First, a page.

When Matt Park’s former group Veelee disbanded, Park retreated and did what he knew best in order to handle the situation: kept making music. But after writing and recording a few solo songs, Park knew he wanted to take things out of the bedroom and on to the stage again.
Airstrip, Park’s new group, has since expanded to a full band. He didn’t have to look far for recruits: band members are Park’s friends and veteran local musicians Nick Petersen, Tre Acklen and John Crouch, whose current bands include Monsonia, Horseback, Gross Ghost and Caltrop. Their experience combined with Park’s already-laid groundwork made Airstrip’s official launch relatively easy.
AIRSTRIP AT NIGHTLIGHT
Time: 9 p.m. tonight, $5
Location: Nightlight Club,
405 1/2 W. Rosemary St.
“When they came to our first practice, they pretty much knew what to play already,” Park said. That was pretty impressive to me. Everyone here is such a good player, its easy to pick up what is happening in a song and just try to work on the energy of a song.”
With Acklen on second guitar, Petersen on bass and Crouch pounding things out on drums, Airstrip creates heavy distorted pop that relies fully on its four musicians.
Park, the band’s main songwriter, initially had a strict vision for how he wanted songs to sound. Park best describes these new songs as heavier, with some of them “coming from an angry place in my body.”
“The recording definitely has the feeling of playing live,” Park said. “There are some overdubs, but it definitely has a raw feel to it, intentionally.”
It’s also important that the band leaves some room for experimentation, instead of simply focusing on getting things right, Petersen said.
“I mean the idea of it would be to have pop songs that are really intense sounding but are kind of skewed enough to keep them interesting for us,” Park said. “And for me, the notion of heavy doesn’t have to do with distortion or pounding drums, its just more about the intensity.”
While exploring the group’s sound has proven experimental for Airstrip, the recording process has also been adventurous at Petersen’s house-turned-studio in Carrboro. The house is full of iconic wood paneling, green shag carpet and an excessive amount of dated upholstery. In short, it’s a groovy trip back to the era of the Brady Bunch.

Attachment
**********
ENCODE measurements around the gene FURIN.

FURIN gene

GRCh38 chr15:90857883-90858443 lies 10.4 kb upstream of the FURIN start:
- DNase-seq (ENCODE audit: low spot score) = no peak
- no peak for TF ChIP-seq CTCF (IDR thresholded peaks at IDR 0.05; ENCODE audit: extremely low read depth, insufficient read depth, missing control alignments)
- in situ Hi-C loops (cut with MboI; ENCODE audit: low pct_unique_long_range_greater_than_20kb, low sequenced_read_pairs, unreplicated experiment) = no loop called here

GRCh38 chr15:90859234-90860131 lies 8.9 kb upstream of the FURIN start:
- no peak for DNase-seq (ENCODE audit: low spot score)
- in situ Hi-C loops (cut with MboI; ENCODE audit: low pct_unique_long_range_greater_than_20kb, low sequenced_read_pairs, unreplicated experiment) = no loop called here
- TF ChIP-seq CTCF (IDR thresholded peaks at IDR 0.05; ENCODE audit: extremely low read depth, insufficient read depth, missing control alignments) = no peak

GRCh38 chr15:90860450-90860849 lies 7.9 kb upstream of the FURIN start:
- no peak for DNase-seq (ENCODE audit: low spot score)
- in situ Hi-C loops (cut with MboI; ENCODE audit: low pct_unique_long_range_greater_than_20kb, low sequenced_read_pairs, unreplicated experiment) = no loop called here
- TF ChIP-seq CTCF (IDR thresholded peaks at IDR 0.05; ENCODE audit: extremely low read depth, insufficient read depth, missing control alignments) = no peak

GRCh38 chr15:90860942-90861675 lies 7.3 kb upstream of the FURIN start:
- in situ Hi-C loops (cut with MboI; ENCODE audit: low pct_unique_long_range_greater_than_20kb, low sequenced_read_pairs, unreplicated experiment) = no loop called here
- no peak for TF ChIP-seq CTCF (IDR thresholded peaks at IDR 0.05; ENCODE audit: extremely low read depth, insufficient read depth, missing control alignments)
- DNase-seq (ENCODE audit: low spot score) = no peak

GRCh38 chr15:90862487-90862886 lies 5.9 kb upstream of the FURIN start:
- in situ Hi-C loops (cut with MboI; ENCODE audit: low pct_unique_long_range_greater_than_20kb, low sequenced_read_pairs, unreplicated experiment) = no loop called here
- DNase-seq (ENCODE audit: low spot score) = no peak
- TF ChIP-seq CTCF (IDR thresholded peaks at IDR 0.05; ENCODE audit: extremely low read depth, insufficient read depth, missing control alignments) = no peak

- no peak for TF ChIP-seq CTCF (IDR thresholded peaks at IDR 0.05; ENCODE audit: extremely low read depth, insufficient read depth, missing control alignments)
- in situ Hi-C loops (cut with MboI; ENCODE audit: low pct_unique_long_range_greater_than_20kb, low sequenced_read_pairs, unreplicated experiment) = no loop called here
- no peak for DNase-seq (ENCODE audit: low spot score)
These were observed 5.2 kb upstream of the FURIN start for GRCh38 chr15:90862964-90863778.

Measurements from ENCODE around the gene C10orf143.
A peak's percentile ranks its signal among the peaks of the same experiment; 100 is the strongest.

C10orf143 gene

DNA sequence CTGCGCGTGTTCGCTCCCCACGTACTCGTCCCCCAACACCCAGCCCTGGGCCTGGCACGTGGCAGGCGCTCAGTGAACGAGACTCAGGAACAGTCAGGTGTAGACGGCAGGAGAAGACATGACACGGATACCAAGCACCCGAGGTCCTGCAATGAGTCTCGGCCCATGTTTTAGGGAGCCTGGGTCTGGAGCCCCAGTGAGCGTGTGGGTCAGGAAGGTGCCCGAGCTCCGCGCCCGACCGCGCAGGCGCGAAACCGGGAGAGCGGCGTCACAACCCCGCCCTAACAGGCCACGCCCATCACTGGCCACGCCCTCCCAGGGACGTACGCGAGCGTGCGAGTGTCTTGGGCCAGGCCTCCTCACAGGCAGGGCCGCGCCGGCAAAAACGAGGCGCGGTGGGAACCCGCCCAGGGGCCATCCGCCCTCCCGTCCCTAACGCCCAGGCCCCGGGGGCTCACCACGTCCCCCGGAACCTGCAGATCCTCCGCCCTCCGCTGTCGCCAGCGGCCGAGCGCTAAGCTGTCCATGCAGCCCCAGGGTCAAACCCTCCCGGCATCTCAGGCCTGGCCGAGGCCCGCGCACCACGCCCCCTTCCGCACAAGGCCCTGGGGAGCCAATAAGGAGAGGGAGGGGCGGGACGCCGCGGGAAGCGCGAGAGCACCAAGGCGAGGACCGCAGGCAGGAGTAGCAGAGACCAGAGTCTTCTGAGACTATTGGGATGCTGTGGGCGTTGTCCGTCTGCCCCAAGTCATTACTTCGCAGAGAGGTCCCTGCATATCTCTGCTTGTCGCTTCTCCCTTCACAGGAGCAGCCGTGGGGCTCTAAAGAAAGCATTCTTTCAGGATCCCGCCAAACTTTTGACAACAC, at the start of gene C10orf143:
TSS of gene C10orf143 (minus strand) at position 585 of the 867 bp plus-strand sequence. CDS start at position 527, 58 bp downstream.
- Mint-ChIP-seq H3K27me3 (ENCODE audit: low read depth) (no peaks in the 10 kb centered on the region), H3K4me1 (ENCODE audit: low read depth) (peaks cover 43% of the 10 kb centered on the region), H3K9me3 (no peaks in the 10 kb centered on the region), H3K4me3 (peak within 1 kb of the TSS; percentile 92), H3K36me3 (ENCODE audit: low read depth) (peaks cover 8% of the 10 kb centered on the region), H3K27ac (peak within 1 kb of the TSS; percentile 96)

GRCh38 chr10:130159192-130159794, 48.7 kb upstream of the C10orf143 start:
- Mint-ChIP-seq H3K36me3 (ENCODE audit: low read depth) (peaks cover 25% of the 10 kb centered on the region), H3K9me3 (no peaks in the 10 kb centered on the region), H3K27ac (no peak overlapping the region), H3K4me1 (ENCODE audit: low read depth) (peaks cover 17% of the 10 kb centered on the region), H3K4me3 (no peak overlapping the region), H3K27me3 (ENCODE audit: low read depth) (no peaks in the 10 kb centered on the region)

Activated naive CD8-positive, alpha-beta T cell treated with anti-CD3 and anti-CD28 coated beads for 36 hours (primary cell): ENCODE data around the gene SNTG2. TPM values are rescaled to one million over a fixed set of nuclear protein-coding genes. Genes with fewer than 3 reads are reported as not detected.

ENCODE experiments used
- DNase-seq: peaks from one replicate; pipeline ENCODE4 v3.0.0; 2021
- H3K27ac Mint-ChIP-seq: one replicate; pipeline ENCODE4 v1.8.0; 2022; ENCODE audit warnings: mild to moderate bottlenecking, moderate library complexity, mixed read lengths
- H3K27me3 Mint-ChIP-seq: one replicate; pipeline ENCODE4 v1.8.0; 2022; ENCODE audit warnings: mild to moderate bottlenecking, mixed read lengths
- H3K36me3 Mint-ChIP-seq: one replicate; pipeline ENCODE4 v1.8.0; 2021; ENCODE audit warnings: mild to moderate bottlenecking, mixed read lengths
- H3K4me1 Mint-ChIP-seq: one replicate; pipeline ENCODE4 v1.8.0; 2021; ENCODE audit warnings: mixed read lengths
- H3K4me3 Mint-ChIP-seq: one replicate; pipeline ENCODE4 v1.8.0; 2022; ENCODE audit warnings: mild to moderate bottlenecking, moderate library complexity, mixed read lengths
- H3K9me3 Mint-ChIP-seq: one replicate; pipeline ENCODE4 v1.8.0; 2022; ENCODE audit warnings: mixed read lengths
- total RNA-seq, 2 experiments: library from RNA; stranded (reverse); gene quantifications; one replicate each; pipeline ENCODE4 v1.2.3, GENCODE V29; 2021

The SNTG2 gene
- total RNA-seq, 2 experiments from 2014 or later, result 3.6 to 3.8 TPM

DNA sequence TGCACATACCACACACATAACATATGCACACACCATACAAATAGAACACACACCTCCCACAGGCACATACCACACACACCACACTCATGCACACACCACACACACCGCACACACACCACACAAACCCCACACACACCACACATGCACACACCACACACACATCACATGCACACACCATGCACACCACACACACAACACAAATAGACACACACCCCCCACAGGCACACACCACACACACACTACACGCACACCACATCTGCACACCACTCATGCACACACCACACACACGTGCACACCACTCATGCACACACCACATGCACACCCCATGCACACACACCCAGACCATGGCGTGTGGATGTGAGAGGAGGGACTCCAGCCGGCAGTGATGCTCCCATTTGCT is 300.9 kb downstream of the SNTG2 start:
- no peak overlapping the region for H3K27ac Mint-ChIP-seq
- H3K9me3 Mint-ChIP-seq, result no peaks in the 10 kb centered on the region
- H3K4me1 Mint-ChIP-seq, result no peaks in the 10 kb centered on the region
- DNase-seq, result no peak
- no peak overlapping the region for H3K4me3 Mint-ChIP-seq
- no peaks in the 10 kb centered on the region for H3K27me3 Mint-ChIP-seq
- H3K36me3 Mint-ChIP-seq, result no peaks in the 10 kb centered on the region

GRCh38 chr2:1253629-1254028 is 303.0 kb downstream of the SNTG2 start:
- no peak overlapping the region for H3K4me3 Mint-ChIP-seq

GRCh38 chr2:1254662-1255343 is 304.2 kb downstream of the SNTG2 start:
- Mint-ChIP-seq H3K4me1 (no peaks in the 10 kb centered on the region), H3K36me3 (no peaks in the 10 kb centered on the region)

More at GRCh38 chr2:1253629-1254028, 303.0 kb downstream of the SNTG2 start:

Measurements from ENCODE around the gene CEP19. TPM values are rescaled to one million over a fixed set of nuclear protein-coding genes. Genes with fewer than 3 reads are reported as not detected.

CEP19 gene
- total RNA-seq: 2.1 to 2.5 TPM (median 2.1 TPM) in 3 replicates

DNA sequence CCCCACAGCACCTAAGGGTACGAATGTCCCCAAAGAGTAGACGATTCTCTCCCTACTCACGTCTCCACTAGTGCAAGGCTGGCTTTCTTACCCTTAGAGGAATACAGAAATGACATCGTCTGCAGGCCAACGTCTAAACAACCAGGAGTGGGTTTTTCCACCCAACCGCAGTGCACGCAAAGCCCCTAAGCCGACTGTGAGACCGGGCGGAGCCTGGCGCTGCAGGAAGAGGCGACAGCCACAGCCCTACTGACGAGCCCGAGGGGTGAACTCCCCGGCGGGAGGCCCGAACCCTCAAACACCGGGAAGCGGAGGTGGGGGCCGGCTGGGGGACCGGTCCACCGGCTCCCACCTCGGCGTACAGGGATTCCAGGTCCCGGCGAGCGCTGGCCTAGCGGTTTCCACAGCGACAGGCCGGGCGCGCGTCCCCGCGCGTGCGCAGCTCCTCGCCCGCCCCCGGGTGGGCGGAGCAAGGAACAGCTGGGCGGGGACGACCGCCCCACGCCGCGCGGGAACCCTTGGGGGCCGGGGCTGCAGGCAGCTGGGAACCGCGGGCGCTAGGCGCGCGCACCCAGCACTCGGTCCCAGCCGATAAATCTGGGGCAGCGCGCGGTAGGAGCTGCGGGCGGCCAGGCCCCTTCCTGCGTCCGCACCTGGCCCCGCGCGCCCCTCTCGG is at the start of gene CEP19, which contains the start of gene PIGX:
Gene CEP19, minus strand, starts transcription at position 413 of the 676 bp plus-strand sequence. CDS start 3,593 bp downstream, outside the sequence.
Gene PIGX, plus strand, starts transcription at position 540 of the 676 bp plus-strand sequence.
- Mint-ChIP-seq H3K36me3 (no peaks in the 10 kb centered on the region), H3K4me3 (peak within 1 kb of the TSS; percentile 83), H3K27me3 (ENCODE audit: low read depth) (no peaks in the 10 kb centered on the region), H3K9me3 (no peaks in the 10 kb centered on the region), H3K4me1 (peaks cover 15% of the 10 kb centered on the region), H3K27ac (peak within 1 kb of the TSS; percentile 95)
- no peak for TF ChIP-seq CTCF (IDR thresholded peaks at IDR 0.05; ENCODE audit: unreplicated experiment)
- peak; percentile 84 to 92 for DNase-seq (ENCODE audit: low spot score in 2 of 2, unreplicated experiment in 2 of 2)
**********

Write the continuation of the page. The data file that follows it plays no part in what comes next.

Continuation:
But Petersen has revamped the interior and created a musician’s haven, complete with a practice and recording space, as well as an impressive production booth equipped with reel-to-reel mastering decks. The band hopes to release an EP soon featuring their recordings from Petersen’s studio.
“The recording we just did was really important because it was the first time that we all recorded as a full band,” Park said. “It was pretty cool to get to record with the band in the place that we practice.”
Airstrip has already managed a few headlining shows and makes its Chapel Hill debut at the Nightlight tonight. The group has at least one monthly show until the beginning of the summer, including Winston-Salem’s Phuzz Phest in April.
But despite its busy schedule, Airstrip is appreciative of the energy and support of the ever-growing Triangle music community.
“We’re really fortunate to play good shows with good bands. I’ve never had a band of mine’s first show go as well as the one back in November,” Crouch said.
Airstrip hopes to inspire listeners as it continues exploring the realm of heavy sounds and live recordings. Ultimately for Park, exploration without any kind of filter is key to keeping Airstrip an evolving project.
He said, “I don’t ever want to inhibit our ideas and make sure that everything we do comes through with some emotional draw, hopefully something people can latch onto or feel in their gut somehow.”
Contact the Diversions Editor at firstname.lastname@example.org.
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